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What to Do If You Can’t Even Meet The Minimum Payments on Your Credit Cards

By Sally Aquire

credit card stackIn an ideal world, you’d be far exceeding the minimum payments on your credit cards, but what do you do if money is so tight that even the minimum payments are out of reach? Many of you have faced a temporary situation like this at some point in your life, and it can take a toll on the other areas of your life when you know that you’re falling behind on monthly bills. As dire as the situation looks, you’ll be pleased to know that there are a few ways to get out of the mess without having to resort to the dreaded bankruptcy.

Stick Rigidly To Your Budget

If you’re struggling to make ends meet, take a good look at your budget. Unless you’re already living in an extremely frugal manner, you can probably find some ways to reduce your spending to free up that little bit of more money to throw at your credit card debts. Look at every part of your budget and see what can feasibly be cut or chopped out altogether until you’re in a better financial position. If you don’t have a budget at all, see our review of the You Need a Budget (YNAB) budgeting software, which can help you to create one with minimal effort.

Increase Your Income

It sounds incredibly obvious, but increasing your income is one of the best ways to help you meet your minimum payments if your income alone doesn’t stretch that far. For example, you may want to search around for a second job that fits around your primary one. Other ideas may include selling some of your possessions on sites such as eBay, Amazon or Craiglist or offering your services as a freelancer after your normal working hours. If you can increase the basic income that is coming in each month, you’re in a better position to meet your minimum payments, because there is a bit more room to breathe.

Use Savings

If you’ve got savings, use them to scrape the money together for at least meeting minimum payments and going beyond this wherever possible. The more you can throw at your debts, the quicker you’ll get them paid off, because the minimum payments are intended to keep you in debt as long as possible. It’s up to you whether you want to use retirement savings to do this, but bear in mind that it’ll reduce the amount of money that you’ll have later on unless you can catch up at a later date.

Reduce Your Fixed Expenses

We often overlook our fixed monthly expenses in terms of finding ways to reduce the amount of them. You could reduce your cable and/or internet package to save money. You can be more conscious of the electricity and water you’re using. Watering your lawn less and keeping the temperature in your home a little warmer in hot months and a little cooler in cold months can really help you reduce your utility bill. Shop around to get a better rate for your auto and home insurance. Also, take a hard look at your cell phone bill and your provider. Could you be paying less for your cell phone?

Reduce Your Variable Expenses

You don’t need to stop with every one of life’s little luxuries, but you can easily reduce your grocery costs, entertainment costs, and household expenses by cutting back temporarily and being more mindful of every dollar that you spend.

If you’re struggling to meet the minimum payments on your credit cards, don’t give up hope. Trim your budget as much as possible, look into increasing your income and use any existing savings to gather together money to throw at your credit card debts. Whatever you do, don’t be tempted to borrow more credit to meet your minimum payments, because this will create an even bigger mess in the long-term.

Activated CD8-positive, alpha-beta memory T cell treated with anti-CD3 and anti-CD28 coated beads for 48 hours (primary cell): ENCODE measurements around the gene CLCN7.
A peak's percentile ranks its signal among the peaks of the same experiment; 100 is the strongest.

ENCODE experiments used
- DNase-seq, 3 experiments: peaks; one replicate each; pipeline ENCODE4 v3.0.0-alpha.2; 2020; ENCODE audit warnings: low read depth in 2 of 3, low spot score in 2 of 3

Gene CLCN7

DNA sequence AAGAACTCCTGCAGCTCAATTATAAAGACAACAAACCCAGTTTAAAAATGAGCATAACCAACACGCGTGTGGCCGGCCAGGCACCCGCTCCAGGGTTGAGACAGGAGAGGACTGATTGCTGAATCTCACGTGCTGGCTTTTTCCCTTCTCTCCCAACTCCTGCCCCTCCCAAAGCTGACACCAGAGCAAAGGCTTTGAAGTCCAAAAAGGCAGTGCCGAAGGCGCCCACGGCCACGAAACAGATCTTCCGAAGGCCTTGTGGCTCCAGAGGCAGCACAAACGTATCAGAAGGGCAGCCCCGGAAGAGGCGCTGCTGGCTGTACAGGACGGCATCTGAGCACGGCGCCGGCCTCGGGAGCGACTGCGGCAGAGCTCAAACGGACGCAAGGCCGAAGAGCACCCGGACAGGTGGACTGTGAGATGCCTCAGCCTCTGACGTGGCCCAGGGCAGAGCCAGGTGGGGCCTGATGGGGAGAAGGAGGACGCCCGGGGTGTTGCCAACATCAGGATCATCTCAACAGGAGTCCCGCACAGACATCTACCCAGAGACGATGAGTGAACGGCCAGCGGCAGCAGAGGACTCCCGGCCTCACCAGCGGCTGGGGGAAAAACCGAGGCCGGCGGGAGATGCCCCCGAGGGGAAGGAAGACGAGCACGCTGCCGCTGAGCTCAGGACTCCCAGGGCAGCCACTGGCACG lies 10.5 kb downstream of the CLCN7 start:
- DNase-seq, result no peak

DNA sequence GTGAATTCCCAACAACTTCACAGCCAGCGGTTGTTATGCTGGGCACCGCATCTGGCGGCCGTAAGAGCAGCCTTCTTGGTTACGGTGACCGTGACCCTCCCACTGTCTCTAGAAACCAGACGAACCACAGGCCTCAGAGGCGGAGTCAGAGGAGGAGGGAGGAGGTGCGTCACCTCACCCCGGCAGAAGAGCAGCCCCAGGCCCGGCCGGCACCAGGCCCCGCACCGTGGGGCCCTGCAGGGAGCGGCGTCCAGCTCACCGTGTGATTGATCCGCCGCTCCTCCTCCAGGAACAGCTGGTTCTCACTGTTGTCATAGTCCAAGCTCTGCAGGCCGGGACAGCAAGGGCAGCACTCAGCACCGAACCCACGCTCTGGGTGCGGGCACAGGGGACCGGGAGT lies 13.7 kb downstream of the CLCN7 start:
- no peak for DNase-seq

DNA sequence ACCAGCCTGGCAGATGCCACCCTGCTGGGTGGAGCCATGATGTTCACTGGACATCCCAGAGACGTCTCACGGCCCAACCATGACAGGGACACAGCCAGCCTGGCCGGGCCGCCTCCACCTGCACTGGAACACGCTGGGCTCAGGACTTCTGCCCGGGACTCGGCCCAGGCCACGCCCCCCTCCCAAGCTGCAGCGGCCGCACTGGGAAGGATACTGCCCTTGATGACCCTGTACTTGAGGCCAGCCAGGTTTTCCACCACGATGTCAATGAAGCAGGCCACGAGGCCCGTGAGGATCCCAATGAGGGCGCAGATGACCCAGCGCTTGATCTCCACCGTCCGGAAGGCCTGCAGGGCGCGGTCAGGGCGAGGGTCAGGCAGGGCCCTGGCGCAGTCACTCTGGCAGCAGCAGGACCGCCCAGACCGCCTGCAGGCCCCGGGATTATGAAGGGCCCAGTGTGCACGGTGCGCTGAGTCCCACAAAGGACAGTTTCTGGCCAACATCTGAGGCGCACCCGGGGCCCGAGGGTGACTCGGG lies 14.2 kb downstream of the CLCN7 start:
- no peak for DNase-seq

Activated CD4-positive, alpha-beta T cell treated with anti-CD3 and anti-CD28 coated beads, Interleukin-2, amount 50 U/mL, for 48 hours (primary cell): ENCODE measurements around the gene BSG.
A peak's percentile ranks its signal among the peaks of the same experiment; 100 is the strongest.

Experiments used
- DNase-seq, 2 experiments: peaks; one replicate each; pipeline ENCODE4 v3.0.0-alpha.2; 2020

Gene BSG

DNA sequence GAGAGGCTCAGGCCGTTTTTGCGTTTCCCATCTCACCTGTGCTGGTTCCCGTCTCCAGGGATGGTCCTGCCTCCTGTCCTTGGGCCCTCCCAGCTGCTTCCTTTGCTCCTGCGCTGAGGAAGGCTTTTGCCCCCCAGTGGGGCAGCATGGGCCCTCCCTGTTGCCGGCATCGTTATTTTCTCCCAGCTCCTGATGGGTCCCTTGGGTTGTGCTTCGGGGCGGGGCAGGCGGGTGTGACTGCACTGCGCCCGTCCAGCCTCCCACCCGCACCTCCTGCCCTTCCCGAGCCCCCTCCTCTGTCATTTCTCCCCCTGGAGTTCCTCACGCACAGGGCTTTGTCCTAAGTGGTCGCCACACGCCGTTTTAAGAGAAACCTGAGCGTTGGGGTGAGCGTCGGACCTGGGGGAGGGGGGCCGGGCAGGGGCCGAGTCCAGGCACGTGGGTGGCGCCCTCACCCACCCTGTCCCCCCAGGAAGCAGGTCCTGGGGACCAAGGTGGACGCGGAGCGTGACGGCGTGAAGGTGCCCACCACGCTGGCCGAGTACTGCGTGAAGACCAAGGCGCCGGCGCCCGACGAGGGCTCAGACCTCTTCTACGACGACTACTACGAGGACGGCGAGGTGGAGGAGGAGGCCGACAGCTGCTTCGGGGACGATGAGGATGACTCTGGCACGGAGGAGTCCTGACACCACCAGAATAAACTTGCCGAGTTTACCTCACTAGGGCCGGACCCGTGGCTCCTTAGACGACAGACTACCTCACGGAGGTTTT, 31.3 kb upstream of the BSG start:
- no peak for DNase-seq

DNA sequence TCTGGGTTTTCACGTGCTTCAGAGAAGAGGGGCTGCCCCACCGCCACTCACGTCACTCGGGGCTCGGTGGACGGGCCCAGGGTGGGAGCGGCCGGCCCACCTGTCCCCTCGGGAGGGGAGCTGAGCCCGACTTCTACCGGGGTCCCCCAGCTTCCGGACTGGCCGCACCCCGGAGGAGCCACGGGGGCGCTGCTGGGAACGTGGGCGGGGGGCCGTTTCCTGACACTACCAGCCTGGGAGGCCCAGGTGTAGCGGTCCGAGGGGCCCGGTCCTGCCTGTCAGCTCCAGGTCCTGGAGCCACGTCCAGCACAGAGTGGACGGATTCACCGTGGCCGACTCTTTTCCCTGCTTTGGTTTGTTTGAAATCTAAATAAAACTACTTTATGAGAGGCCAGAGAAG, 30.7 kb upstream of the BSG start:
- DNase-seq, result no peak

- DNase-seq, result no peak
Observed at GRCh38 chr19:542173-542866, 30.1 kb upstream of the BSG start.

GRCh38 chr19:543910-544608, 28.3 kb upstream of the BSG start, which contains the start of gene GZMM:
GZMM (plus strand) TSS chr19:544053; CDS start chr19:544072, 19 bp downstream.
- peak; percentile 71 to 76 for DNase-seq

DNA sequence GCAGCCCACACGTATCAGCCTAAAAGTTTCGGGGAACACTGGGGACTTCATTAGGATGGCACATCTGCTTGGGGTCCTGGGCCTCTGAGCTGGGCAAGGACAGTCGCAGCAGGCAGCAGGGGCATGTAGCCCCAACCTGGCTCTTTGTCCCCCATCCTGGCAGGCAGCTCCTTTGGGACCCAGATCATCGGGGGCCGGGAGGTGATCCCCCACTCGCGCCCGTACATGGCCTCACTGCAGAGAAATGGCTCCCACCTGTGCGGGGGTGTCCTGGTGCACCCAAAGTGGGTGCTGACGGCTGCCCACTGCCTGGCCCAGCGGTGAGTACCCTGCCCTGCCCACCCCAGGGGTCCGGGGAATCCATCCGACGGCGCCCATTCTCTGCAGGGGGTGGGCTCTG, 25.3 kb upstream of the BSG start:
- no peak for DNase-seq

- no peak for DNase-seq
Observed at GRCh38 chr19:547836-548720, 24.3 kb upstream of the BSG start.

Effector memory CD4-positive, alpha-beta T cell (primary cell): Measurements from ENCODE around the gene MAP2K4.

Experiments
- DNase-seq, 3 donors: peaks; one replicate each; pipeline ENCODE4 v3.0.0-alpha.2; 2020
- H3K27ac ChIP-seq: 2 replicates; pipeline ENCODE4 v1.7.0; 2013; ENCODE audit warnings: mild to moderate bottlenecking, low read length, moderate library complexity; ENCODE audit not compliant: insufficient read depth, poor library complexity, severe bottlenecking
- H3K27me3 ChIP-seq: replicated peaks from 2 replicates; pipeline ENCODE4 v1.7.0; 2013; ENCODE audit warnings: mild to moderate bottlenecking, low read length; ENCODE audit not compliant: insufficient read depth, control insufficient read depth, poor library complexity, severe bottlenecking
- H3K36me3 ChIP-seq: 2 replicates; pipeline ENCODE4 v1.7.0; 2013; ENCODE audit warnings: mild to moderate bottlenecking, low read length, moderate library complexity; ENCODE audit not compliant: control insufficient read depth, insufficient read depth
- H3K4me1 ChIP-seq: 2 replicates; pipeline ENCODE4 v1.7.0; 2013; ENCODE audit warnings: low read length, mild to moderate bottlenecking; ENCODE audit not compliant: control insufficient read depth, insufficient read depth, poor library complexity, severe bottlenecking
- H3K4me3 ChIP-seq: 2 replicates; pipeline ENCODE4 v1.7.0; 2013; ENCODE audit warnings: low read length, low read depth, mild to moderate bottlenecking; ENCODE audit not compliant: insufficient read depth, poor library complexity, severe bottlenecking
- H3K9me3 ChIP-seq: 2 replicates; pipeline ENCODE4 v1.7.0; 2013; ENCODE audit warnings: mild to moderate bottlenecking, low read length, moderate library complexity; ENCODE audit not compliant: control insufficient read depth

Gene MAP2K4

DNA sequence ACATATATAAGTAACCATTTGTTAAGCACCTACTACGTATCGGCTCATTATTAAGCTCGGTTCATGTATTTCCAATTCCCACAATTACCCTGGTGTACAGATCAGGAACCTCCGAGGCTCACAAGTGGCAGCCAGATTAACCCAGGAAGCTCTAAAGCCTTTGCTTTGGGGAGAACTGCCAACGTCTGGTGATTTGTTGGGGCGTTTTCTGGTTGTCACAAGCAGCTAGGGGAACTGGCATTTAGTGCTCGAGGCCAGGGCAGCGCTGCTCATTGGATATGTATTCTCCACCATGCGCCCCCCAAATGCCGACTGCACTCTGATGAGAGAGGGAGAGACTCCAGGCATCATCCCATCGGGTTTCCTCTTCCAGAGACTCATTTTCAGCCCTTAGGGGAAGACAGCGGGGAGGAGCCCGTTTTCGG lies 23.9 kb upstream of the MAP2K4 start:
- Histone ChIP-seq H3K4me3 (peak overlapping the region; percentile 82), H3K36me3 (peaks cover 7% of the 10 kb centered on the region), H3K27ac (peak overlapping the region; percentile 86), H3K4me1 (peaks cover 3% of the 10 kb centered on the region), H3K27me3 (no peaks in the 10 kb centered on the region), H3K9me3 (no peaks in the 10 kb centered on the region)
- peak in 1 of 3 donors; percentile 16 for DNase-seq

(photo credit: ohadweb)

Sally Aquire
Sally is a UK-based freelance writer. As well as personal finance, she also writes on health & beauty and lifestyle topics. When she's not writing, she enjoys reading, shopping, hanging out with friends and generally making the most of her downtime!

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Comments

  • http://madsaver.com Mac

    I’m always surprised to see some people who are having money problems fail to give up such luxuries like cigarettes (if you’d call that habit a luxury), satellite tv, alcohol, and lottery tickets. Such expenses should be cut immediately as none of them will help their financial situation. And there are still ample part-time jobs available too, as long as you’re willing to take a lower pay.

    • Karmella

      I think the part-time job availability might depend on which area of the country, as there does not seem to be high availability around me.

      • http://madsaver.com Mac

        Good point. The economy is probably better here in the midwest than other areas. Part-time positions are quite easy to come buy, as that’s how employers are saving money. Less full-timers, so less cost & less benefits to pay out, yet the work still gets done. Not quite as good of a deal for the employees.

  • Gina

    Although the prospects of taking on another job to raise income sounds glib, remember it doesn’t have to be forever! You can wait tables a few nights a week for a few months and it could get you through a tough period.

    • Winston

      I don’t think a lot of people see taking a second job as a glib thing to do when money is tight. What is really glib is when you work on your second job while you are working at your primary job.

      I find it a little surprising that people owing thousands of dollars still pay $50+ for cable services. If I am that broke, I will live like a monk until I get back on the right track.

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